On August 22, the bull market turns 3,453 days old, putting it one day beyond the bull market that ran from October 1990 and ended with the bursting of the tech bubble in March 2000. The upward rise in U.S. stock prices that began in March 2009, at the end of the Great Financial Crisis, is about to transcend this famous stock climb from the 1990s. This would make the more recent rise the longest-running bull market in Wall Street History.
"No bull market lasts forever, of course, and Wall Street pros are on the lookout for signs of this one's eventual demise. But the upward climb for the Standard & Poor's 500 stock index, which on Wednesday is almost certain to reach a record-breaking 3,453 calendar days without suffering a 20 percent drop, could keep going."
The Dow registered its longest stint in correction territory in nearly 60 years
MarketWatch | Mark DeCambre | August 16, 2018
On August 15th, the Dow Jones Industrial Average registered its longest stint in correction territory since 1961. "The blue-chip benchmark failed to move 10% above the closing low hit earlier in the year, and has now spent the longest period in correction territory — 131 trading sessions — since the 223 sessions in 1961, according to Dow Jones Market Data."
THE S&P 500 JUST ENDED ITS LONGEST STINT IN CORRECTION TERRITORY SINCE 1984
MarketWatch | Mark DeCambre | July 26, 2018
"On Wednesday, the S&P 500 Index SPX, -0.18% soared 0.9% to 2,846.07, bursting above its Feb. 8 closing low of 2,581. Any finish above 2,839.10 would have officially marked a conclusion to the so-called correction."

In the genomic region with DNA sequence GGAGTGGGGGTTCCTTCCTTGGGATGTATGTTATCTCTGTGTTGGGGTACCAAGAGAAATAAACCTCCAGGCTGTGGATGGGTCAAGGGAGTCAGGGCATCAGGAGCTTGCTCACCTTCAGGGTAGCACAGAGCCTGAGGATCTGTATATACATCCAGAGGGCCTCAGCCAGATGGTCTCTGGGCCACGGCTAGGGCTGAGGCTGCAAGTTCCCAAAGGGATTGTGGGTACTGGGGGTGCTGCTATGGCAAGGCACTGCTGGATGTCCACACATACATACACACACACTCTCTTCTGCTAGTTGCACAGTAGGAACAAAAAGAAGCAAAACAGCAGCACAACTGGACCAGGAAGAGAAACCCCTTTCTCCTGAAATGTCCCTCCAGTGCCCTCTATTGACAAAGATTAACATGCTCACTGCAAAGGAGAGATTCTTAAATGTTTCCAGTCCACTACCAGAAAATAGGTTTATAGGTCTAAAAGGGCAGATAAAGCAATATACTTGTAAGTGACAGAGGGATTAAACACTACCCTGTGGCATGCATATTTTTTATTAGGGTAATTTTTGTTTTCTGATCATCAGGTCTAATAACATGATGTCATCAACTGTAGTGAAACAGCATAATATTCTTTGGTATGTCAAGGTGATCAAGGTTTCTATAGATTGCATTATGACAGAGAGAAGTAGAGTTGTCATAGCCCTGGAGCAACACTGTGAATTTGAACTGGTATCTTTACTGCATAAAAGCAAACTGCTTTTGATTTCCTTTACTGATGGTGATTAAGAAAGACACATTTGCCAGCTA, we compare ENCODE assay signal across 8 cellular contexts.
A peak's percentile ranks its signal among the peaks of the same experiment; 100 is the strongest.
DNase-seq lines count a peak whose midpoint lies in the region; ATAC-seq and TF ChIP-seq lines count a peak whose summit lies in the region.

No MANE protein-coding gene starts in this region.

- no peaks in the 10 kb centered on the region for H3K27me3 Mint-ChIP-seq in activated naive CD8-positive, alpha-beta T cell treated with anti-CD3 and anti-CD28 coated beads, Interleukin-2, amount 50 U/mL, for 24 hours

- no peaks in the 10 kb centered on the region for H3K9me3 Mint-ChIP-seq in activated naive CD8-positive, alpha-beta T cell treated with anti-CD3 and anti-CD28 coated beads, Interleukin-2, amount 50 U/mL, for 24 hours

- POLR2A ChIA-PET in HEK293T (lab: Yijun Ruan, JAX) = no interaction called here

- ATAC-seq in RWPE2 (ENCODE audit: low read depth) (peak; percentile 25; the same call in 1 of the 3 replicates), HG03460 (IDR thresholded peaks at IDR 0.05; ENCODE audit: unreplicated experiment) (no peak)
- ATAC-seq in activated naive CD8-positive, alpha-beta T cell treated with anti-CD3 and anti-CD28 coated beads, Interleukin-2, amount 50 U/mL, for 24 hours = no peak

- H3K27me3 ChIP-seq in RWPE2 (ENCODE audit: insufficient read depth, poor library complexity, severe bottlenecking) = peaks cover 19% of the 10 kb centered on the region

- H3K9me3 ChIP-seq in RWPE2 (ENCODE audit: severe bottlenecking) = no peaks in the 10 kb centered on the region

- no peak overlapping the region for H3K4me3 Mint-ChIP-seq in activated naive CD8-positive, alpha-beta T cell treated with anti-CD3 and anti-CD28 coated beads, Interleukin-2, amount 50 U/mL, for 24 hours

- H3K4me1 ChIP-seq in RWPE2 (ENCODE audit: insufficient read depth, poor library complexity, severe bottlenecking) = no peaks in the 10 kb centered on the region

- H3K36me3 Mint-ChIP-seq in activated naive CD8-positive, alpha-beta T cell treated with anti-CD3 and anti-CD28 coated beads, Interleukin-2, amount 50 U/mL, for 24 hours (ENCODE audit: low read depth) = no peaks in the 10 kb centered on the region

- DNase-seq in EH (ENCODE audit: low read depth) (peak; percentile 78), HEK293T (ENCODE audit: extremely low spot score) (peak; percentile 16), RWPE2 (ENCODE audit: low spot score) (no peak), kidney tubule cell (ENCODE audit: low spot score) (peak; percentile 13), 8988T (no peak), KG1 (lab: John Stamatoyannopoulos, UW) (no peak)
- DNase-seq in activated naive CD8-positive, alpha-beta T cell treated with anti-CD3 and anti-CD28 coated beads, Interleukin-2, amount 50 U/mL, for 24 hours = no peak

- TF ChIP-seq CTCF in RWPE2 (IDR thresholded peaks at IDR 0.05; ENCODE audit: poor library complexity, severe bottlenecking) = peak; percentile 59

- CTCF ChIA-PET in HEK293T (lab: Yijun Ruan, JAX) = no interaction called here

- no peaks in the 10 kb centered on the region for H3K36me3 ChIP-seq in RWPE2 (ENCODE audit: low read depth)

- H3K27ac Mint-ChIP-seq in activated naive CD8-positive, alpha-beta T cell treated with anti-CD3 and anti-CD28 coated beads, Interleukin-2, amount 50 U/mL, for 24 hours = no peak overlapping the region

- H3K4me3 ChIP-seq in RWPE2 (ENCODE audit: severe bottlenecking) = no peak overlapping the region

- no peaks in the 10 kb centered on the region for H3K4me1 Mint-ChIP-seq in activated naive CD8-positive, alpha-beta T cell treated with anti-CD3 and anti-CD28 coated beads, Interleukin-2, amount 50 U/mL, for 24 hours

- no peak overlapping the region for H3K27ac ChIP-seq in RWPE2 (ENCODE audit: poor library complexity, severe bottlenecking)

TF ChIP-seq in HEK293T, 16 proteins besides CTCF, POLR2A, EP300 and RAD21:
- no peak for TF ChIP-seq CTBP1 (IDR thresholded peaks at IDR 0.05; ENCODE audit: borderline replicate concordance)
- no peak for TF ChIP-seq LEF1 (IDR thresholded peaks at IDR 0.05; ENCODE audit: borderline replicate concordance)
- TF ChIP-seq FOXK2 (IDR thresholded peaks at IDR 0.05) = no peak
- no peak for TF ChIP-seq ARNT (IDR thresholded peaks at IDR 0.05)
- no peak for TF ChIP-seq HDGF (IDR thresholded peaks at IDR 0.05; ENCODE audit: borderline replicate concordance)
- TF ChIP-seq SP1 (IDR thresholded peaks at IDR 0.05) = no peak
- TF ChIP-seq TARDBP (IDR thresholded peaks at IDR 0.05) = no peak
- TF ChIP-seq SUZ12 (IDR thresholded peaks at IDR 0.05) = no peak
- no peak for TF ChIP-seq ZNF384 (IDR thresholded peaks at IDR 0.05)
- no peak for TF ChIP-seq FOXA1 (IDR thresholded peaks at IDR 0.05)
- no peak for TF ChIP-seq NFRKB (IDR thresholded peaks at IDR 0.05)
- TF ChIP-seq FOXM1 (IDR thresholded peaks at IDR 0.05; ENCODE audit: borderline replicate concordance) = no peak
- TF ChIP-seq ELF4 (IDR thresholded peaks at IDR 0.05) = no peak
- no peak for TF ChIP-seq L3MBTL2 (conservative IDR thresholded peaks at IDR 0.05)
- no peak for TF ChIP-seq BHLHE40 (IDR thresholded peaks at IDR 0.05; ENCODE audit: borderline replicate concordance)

What the Fed Will Signal Next Week
Bloomberg | Mohamed A. El-Erian | July 23, 2018
"Although domestic growth and inflation have been picking up in line with Fed expectations, the overall operating economic and financial environment is uncertain in several respects."
U.S. stocks rally after earnings and Powell testimony; Nasdaq hits record
MarketWatch | Anora M. Gaudiano & Ryan Vlastelica | June 17, 2018
"U.S. stock rose on Tuesday, extending a recent upswing after Federal Reserve Chairman Jerome Powell indicated the U.S. central bank wouldn’t move too quickly in changing monetary policy, and that it would be flexible in the face of changing conditions."
The stock market’s next step could be its most pivotal
MarketWatch | Ryan Vlastelica | July 12, 2018
So far in 2018, the market has seen both bear and bull conditions, leading it to be range-bound since the beginning of the year. Both the Dow Jones and the S&P 500 have been unable to escape an approximate 10% wide spread of prices since February, the longest stretch since the Financial Crisis. Analysts are predicting that what happens when they move out of the range will determine market conditions longer-term. "Eventually...either the bull case or the bear case will dominate, and indexes will move out of their range. Whichever side “wins” remains to be seen, but analysts say that the first side of the range to be breached could set the tone going forward. In other words, if stocks put in a new high for the year, expect more records to follow. If they put in a new low, don’t be surprised if the selling accelerates."
Stocks advance for third straight session as strong data overshadow trade fears
MarketWatch | July 9, 2018 | Barbara Kollmeyer, Victor Reklaitis, & Ryan Vlastelica
"U.S. stocks rallied in early trading on Monday, putting Wall Street on track to extend its recent rally as positive economic news, notably last week’s jobs report, continued to overshadow escalating trade tensions."
trump trade war arrives in the data as china awaits tariffs
Bloomberg | Jeff Black, Yinan Zhao, and Xiaoqing Pi | July 1, 2018